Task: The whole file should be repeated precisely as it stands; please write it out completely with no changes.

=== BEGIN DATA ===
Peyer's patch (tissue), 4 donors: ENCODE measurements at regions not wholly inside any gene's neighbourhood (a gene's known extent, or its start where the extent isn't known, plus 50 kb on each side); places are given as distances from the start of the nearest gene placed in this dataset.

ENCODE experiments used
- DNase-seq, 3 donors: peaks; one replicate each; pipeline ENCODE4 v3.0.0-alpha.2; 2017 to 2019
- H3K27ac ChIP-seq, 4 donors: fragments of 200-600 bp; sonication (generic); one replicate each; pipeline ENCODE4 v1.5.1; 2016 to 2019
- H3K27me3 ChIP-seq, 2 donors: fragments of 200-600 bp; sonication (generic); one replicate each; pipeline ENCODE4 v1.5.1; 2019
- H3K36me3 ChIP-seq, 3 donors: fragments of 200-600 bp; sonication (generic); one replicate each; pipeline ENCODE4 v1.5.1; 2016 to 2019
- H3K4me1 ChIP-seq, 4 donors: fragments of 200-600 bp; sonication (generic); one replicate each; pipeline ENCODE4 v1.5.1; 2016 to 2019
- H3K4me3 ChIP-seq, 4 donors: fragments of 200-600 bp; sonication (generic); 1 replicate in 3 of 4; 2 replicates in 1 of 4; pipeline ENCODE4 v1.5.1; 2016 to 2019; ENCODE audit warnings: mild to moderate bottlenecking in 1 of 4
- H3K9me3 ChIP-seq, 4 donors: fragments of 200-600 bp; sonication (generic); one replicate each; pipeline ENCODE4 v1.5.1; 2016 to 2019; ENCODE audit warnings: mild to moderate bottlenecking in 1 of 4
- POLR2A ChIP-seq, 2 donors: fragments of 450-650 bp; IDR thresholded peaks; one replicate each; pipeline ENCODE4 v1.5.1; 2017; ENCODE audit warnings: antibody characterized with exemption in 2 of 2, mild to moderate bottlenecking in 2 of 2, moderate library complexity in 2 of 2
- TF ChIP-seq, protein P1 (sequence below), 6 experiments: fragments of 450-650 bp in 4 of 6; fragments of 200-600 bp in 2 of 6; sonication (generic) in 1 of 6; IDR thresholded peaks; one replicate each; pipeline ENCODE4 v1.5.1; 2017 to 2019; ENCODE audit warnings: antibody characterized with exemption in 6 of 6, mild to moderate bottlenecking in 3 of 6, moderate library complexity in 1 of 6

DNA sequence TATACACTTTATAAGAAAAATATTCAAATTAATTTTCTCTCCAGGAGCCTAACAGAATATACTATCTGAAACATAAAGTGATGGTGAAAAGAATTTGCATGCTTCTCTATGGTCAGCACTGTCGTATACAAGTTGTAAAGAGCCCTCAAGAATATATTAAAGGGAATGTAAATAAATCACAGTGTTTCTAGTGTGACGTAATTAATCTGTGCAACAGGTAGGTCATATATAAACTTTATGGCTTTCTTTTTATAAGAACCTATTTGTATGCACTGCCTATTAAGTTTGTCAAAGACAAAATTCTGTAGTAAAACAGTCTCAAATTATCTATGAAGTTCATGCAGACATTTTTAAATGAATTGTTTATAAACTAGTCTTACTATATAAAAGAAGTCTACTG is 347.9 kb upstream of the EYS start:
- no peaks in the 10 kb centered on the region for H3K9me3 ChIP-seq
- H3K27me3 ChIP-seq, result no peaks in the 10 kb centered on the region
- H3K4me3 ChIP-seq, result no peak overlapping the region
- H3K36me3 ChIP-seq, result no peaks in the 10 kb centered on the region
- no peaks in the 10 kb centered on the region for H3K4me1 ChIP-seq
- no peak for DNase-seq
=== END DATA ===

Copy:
Peyer's patch (tissue), 4 donors: ENCODE measurements at regions not wholly inside any gene's neighbourhood (a gene's known extent, or its start where the extent isn't known, plus 50 kb on each side); places are given as distances from the start of the nearest gene placed in this dataset.

ENCODE experiments used
- DNase-seq, 3 donors: peaks; one replicate each; pipeline ENCODE4 v3.0.0-alpha.2; 2017 to 2019
- H3K27ac ChIP-seq, 4 donors: fragments of 200-600 bp; sonication (generic); one replicate each; pipeline ENCODE4 v1.5.1; 2016 to 2019
- H3K27me3 ChIP-seq, 2 donors: fragments of 200-600 bp; sonication (generic); one replicate each; pipeline ENCODE4 v1.5.1; 2019
- H3K36me3 ChIP-seq, 3 donors: fragments of 200-600 bp; sonication (generic); one replicate each; pipeline ENCODE4 v1.5.1; 2016 to 2019
- H3K4me1 ChIP-seq, 4 donors: fragments of 200-600 bp; sonication (generic); one replicate each; pipeline ENCODE4 v1.5.1; 2016 to 2019
- H3K4me3 ChIP-seq, 4 donors: fragments of 200-600 bp; sonication (generic); 1 replicate in 3 of 4; 2 replicates in 1 of 4; pipeline ENCODE4 v1.5.1; 2016 to 2019; ENCODE audit warnings: mild to moderate bottlenecking in 1 of 4
- H3K9me3 ChIP-seq, 4 donors: fragments of 200-600 bp; sonication (generic); one replicate each; pipeline ENCODE4 v1.5.1; 2016 to 2019; ENCODE audit warnings: mild to moderate bottlenecking in 1 of 4
- POLR2A ChIP-seq, 2 donors: fragments of 450-650 bp; IDR thresholded peaks; one replicate each; pipeline ENCODE4 v1.5.1; 2017; ENCODE audit warnings: antibody characterized with exemption in 2 of 2, mild to moderate bottlenecking in 2 of 2, moderate library complexity in 2 of 2
- TF ChIP-seq, protein P1 (sequence below), 6 experiments: fragments of 450-650 bp in 4 of 6; fragments of 200-600 bp in 2 of 6; sonication (generic) in 1 of 6; IDR thresholded peaks; one replicate each; pipeline ENCODE4 v1.5.1; 2017 to 2019; ENCODE audit warnings: antibody characterized with exemption in 6 of 6, mild to moderate bottlenecking in 3 of 6, moderate library complexity in 1 of 6

DNA sequence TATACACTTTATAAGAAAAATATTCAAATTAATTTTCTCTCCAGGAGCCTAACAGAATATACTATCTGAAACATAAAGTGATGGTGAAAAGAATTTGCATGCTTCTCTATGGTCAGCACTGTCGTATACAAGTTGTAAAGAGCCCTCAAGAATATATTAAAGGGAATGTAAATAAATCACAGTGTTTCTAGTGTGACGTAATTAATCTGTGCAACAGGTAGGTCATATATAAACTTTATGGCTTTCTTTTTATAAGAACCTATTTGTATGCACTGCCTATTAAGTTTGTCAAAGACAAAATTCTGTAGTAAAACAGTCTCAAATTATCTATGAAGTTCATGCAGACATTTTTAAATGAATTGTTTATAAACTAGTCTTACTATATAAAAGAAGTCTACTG is 347.9 kb upstream of the EYS start:
- no peaks in the 10 kb centered on the region for H3K9me3 ChIP-seq
- H3K27me3 ChIP-seq, result no peaks in the 10 kb centered on the region
- H3K4me3 ChIP-seq, result no peak overlapping the region
- H3K36me3 ChIP-seq, result no peaks in the 10 kb centered on the region
- no peaks in the 10 kb centered on the region for H3K4me1 ChIP-seq
- no peak for DNase-seq